Tipsy McSway’s — The heart of music in downtown
The epicenter of music in downtown Brunswick is Tipsy McSway’s, as it has been since the popular restaurant, bar and SoGlo hangout opened in March 2012. Owner Susan Bates doesn’t shy away from welcoming entertainment that’s a little different. A case in point is this. During a recent weekend, Tipsy’s welcomed Free Spirit Orchestra, which consists of twin sisters on violin, and a drummer. They hail from Khazakstan. The following night In For a Penny, an Irish-Celtic punk band from Savannah, entertained the crowd. Of course, Tipsy’s also welcomes the area’s favorite bands to entertain guests, but has also invited Klezmer music, rap, soul and R&B groups to grace the Dixie Music Center stage.
It’s a competitive community for bands and other musical acts, Bates said, based purely on the number of bands that are vying to be featured at venues.
“They’re looking for venues,” she said. “The amount of musicians is much greater than the number of venues – it’s disproportionate.”
That, combined with only having 52 weekends (or 104 dates) to book acts, makes for a crowded field. Most venues have set entertainment the other evenings of the week, and don’t usually book someone who doesn’t appear there regularly. Examples include Joey Thigpen at Demere Grill on Wednesdays, and Crawford Perkins at Tipsy’s on Thursday.
“There are 104 opportunities to have live music each year,” Bates said. “There are a lot more bands than 104, just in our region.”
Sometimes bands are traveling the Southeast and make unscheduled stops along the way. That’s how Tipsy’s has been able to welcome Grammy winner Trae Pierce and Jason Rikert of Arrested Development.
Still, she doesn’t have to look far to find professionals.
“The level of musicianship is incredible,” she said. “Because of that, I can be a little picky.”
Bates takes risks by sometimes booking musical acts with which local audiences aren’t familiar, but because of the reputation her establishment has earned, people will give new acts a chance.
“Even if people haven’t heard of a band, they know they’re going to have a great time and hear a wide variety of music,” she said.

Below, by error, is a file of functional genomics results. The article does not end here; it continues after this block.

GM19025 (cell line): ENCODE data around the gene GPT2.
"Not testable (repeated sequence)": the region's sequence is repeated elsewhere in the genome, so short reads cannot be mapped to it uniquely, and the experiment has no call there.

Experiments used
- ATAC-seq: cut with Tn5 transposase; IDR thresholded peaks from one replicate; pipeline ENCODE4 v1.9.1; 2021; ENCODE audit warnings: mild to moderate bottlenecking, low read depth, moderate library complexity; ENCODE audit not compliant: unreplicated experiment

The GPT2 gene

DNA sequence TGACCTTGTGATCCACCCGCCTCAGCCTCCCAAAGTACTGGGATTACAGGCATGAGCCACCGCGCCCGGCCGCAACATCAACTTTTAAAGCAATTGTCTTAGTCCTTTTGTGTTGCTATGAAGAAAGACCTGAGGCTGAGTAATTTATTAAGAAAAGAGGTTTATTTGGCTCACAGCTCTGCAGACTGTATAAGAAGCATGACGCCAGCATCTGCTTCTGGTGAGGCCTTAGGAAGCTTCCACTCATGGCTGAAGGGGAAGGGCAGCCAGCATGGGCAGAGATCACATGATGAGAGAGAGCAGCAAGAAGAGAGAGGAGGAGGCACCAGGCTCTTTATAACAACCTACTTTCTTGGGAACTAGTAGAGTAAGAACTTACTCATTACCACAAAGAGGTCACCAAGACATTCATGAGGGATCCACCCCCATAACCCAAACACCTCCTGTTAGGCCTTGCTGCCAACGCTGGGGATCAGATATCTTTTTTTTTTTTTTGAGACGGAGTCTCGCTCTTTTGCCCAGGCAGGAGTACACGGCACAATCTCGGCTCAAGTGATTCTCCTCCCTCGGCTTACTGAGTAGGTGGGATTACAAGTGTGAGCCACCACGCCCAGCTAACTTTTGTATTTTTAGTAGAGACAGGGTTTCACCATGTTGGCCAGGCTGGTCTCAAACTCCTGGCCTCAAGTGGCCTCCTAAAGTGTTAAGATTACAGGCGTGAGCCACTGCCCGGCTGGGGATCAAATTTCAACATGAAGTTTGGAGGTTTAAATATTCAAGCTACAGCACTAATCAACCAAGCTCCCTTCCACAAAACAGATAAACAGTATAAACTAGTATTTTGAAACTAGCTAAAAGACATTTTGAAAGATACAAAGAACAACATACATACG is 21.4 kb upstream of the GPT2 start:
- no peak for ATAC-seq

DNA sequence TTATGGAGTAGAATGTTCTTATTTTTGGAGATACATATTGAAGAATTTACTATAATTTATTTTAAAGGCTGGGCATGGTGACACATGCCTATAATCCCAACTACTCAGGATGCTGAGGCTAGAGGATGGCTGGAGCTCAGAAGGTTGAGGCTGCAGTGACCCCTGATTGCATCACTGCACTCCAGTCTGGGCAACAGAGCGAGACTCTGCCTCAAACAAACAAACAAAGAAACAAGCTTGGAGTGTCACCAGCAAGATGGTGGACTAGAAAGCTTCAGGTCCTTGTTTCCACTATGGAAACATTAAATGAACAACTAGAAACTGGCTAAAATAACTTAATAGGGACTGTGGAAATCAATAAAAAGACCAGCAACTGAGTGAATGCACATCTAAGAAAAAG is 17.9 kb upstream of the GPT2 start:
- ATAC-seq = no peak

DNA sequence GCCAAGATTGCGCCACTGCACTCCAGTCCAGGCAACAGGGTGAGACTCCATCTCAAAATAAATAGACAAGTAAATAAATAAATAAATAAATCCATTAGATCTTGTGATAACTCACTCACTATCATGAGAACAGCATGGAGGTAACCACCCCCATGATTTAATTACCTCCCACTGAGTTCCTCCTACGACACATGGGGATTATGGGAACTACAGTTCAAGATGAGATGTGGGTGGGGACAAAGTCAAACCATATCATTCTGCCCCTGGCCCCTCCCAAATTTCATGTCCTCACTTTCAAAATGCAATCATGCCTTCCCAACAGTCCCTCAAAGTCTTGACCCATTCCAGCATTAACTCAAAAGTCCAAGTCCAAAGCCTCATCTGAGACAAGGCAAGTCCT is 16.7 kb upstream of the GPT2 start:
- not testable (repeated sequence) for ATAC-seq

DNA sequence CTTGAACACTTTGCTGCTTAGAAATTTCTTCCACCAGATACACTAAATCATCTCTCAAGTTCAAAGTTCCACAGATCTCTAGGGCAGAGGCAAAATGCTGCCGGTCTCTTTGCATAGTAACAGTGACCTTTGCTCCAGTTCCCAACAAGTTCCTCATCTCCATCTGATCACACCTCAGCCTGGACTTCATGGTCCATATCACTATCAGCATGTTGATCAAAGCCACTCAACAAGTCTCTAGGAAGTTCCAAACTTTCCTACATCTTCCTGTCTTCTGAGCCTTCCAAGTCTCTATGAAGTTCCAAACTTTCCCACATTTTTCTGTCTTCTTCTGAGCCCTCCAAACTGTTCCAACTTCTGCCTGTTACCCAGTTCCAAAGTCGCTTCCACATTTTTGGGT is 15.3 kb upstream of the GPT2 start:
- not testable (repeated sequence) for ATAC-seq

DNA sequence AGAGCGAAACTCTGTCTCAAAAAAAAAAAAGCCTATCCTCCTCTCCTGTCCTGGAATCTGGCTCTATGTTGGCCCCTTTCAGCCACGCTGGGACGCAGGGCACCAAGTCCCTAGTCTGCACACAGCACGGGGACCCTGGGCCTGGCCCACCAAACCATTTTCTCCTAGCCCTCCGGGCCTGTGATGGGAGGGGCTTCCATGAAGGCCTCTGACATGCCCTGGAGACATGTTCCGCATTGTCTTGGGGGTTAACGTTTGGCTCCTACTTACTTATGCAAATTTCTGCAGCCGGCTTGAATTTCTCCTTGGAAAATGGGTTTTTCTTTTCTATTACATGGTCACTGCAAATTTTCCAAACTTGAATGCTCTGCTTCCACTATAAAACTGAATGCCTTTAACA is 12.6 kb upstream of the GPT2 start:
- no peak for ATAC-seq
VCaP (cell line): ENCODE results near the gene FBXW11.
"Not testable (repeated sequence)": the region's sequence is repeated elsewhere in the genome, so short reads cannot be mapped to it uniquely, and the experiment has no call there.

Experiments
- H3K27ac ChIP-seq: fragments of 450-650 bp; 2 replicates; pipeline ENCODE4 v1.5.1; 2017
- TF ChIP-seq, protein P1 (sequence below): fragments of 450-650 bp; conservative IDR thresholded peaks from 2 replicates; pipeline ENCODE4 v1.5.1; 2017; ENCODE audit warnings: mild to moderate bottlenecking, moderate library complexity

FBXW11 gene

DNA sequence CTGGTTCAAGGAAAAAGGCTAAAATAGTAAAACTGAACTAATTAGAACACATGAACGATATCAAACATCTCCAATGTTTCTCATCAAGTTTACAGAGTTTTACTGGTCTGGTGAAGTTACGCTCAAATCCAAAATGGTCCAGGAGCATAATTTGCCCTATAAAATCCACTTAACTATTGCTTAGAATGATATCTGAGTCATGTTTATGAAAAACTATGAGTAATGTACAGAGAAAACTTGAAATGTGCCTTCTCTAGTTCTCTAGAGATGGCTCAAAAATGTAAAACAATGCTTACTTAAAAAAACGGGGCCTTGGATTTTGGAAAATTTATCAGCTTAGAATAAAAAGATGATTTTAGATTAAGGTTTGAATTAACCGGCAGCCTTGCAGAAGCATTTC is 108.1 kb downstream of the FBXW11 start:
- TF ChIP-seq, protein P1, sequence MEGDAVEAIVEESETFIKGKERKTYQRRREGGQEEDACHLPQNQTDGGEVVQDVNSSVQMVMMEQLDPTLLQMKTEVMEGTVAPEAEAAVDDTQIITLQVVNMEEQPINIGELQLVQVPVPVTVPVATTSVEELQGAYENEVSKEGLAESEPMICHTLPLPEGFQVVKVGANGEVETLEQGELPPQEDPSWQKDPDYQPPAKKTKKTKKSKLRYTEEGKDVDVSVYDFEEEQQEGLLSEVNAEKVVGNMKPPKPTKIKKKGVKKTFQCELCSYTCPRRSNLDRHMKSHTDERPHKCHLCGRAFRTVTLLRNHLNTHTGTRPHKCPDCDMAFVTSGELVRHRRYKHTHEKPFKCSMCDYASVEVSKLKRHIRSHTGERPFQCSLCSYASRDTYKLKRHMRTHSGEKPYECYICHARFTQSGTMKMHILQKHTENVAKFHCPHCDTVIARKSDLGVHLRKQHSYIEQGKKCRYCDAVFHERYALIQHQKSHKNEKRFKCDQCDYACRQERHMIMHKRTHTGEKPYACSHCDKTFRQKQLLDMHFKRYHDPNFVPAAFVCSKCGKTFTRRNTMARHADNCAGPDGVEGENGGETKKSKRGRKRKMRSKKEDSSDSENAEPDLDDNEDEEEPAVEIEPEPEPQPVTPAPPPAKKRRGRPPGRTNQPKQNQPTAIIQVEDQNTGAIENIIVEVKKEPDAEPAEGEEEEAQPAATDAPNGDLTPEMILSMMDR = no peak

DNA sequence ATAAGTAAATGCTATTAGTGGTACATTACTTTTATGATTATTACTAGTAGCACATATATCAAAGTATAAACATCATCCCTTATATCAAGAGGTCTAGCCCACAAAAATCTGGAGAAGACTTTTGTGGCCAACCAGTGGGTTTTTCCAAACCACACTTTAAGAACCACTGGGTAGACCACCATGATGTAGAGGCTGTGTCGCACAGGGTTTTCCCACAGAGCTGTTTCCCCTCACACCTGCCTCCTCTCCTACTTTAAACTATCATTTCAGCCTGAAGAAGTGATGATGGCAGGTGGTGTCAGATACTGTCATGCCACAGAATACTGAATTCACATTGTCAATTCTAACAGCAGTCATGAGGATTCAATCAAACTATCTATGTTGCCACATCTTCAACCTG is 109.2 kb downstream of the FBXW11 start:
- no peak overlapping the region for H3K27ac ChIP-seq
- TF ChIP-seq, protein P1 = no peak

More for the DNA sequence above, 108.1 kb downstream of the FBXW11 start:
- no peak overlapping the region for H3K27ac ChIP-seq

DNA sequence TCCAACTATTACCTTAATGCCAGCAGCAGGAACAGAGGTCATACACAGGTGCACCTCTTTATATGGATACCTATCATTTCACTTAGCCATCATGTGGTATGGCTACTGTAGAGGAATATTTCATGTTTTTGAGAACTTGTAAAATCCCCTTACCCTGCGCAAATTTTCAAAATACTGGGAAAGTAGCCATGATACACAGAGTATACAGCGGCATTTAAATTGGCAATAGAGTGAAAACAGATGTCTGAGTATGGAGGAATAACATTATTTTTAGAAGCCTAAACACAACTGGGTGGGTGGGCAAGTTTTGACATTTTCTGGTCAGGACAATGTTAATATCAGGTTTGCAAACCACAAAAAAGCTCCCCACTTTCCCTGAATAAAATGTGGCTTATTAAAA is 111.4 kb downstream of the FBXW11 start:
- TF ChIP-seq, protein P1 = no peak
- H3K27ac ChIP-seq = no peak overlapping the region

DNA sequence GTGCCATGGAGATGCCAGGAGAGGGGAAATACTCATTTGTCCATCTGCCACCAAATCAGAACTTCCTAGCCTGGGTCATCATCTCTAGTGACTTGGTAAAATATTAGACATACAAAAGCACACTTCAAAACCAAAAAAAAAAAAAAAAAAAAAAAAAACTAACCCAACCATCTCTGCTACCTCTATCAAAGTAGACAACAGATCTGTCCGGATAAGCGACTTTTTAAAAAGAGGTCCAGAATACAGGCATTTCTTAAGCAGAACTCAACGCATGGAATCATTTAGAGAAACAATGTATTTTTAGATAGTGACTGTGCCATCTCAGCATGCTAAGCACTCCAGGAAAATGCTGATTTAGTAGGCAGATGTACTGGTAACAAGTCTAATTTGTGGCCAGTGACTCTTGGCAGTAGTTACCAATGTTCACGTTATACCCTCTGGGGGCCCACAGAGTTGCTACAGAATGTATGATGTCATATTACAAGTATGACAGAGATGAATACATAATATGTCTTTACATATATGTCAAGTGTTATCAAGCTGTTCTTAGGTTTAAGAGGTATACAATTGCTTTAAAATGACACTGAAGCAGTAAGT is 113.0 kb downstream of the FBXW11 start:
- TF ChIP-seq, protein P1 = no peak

Mullet Bay – Entertaining crowds on its legendary porch
Mullet Bay, on Ocean Boulevard, on St. Simons Island, is one of those places that it’s easy to wander in to, simply because you walked by. The restaurant has live music every week Thursdays through Saturdays. Monique Cothern is the Thursday night artist-in-residence, and other local acts rotate through the remainder of the weekend.
Manager Chad Eason says he’s happy to help bring live music to St. Simons Island.
“It’s important in certain venues,” he said. “We are so dedicated to food and service, music is an added plus.”
Eason said the venue is a favorite local hangout, but gets its share of visitors as well.
“To me, it’s one of the best venues in the village,” he said. “It’s never too loud; we keep it down.”
Live music typically plays from 8:15-11:15 p.m. Popular acts include rock ‘n’ roll bands such as Backbeat Boulevard, Tie Died Sunset (formerly the Flood Brothers), Traveling Riverside Band, 3 Day Weekend, Touch of Grey and others.
“We like to have bands that have a following, that people like to listen to,” Eason said. “We’re fortunate; it’s a partner relationship.”
Gnat’s Landing — Kick back, relax and enjoy the music
Samelia “Sam” King, who recently took over the entertainment booking duties at Gnat’s Landing, says having live music brings a relaxed atmosphere to Redfern Village. Gnat’s has a track record of booking mostly local acts, although some bands touring the Southeast pass through from time to time and stop for a night. Word of mouth also helps bring bands to the Gnat’s stage.
King says the bands booked at the well-known island spot tend to play rock ‘n’ roll, but there is plenty of variety as well.
“Rock covers, some pop, some R&B remix,” she said.
Finding performers no longer requires bands submitting tapes, or the even more labor-intensive work of having a bar representative roam from venue to venue on a “listening tour.” These days, bands typically connect with venues through social media, and send a link to their YouTube channels. That makes auditions easier for everyone involved.
Gnat’s Landing has an advantage over some area venues as it has two spots in which entertainers can comfortably perform. In inclement weather, most acts perform indoors, but during the warm weather months, and on evenings with no rain, the “Gnatio” is the setting for entertainment in Redfern Village. It’s easy for people to gather outdoors, and accessible to passersby.
Still, King knows her patrons like to hear their favorite bands.
“We know which bands have groups of followers,” she said.